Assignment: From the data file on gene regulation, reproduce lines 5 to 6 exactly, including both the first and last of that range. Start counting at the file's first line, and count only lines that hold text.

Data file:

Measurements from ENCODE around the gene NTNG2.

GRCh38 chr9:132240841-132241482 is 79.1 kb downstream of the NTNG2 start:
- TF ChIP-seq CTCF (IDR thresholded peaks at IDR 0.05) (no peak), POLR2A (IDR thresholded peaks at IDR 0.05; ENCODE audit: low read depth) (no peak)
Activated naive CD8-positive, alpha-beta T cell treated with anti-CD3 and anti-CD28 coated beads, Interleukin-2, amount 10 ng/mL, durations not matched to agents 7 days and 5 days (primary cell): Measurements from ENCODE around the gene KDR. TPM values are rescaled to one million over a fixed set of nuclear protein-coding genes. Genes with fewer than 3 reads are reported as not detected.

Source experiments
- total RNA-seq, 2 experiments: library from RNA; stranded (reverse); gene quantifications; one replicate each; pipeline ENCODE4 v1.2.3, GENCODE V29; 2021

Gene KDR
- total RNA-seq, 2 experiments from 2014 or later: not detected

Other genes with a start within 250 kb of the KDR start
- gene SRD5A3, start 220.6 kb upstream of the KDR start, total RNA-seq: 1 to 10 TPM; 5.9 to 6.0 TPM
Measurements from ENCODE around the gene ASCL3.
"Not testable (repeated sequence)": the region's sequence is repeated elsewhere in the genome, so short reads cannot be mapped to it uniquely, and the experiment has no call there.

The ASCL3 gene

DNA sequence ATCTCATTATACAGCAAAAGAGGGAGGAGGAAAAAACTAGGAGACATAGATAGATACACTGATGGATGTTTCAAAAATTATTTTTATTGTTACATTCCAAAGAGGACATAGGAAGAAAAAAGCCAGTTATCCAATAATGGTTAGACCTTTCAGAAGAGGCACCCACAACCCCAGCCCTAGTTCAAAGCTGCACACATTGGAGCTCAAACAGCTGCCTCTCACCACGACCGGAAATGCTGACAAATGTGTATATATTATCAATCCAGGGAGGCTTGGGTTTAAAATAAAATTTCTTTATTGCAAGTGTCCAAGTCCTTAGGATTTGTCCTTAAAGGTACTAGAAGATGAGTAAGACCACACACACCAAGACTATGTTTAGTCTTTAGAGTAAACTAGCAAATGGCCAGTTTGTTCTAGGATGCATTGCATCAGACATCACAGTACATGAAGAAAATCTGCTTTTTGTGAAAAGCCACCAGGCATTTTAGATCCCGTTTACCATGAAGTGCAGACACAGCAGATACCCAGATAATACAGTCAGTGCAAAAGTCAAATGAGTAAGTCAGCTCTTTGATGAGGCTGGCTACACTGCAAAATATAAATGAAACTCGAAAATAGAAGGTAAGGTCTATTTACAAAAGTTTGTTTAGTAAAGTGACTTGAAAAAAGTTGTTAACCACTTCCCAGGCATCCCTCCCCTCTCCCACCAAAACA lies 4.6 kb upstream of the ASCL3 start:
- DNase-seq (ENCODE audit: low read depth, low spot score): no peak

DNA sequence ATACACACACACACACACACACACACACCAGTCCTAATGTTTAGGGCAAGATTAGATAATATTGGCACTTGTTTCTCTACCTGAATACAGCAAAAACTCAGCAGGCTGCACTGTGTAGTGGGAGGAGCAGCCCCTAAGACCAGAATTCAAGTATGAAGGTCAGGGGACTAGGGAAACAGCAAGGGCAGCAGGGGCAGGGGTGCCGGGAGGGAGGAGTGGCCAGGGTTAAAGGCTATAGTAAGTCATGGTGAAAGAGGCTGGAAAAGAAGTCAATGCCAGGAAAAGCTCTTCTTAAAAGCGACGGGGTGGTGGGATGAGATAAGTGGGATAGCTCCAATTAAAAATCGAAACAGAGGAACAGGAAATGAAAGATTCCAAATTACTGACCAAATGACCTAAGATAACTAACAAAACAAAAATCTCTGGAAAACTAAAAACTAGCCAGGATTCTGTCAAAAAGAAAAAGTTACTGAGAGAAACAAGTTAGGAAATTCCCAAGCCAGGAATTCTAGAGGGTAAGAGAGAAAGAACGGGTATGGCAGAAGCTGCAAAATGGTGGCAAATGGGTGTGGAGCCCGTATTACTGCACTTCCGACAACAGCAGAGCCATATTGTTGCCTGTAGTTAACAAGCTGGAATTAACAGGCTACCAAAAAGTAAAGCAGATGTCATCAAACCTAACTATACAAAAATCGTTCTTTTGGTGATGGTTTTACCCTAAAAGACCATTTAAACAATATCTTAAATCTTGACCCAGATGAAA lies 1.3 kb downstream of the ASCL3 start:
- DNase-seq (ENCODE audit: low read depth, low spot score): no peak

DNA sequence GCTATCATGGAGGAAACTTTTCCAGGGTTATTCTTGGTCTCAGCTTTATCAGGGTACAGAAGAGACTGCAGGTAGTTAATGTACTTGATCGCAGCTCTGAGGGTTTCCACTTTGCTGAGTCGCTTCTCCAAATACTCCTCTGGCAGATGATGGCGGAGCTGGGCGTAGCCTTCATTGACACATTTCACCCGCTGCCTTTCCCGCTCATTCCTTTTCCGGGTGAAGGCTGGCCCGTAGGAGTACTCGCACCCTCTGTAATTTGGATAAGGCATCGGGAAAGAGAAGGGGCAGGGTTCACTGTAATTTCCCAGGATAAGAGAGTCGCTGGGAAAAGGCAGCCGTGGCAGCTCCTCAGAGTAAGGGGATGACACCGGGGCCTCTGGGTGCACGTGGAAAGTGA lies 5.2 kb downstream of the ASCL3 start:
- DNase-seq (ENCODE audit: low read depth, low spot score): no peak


Source experiments
- total RNA-seq, 2 experiments: library from RNA; stranded (reverse); gene quantifications; one replicate each; pipeline ENCODE4 v1.2.3, GENCODE V29; 2021